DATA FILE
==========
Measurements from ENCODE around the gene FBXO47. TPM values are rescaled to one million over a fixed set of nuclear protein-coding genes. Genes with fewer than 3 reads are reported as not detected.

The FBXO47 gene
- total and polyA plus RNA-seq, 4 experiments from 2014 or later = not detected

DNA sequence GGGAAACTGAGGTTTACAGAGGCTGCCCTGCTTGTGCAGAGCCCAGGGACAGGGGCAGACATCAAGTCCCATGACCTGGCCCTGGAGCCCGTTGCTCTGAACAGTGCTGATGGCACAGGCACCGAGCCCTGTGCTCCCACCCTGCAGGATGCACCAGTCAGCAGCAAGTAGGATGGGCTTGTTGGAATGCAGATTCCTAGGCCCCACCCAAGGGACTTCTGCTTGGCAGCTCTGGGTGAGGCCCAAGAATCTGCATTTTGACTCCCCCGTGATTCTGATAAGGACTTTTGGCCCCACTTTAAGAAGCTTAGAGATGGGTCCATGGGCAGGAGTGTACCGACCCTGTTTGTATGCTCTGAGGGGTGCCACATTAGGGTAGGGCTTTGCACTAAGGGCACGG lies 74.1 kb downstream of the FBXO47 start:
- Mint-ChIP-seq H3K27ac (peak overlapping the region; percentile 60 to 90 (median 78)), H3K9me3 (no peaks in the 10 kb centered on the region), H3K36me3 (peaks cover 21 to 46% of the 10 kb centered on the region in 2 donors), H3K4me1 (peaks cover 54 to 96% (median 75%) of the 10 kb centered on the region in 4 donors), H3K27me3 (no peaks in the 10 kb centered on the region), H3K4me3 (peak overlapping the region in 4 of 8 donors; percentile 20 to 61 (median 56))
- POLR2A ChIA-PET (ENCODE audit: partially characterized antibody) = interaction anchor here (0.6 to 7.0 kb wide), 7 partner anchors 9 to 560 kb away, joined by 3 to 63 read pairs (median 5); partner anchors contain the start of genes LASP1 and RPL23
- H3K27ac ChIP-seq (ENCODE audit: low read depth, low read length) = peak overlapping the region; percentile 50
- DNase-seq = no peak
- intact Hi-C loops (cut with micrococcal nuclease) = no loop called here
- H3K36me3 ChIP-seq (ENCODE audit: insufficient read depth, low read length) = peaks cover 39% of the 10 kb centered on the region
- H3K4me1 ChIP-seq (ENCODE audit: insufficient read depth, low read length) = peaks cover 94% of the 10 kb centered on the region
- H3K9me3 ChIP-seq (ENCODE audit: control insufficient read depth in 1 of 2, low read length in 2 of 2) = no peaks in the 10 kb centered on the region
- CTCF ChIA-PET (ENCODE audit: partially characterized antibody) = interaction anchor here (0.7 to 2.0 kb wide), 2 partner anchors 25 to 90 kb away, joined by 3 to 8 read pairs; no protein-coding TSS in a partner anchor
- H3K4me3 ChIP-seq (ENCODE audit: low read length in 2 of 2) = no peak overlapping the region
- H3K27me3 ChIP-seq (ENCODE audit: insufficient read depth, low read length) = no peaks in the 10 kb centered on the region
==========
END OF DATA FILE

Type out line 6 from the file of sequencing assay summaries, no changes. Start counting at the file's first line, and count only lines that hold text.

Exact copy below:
- POLR2A ChIA-PET (ENCODE audit: partially characterized antibody) = interaction anchor here (0.6 to 7.0 kb wide), 7 partner anchors 9 to 560 kb away, joined by 3 to 63 read pairs (median 5); partner anchors contain the start of genes LASP1 and RPL23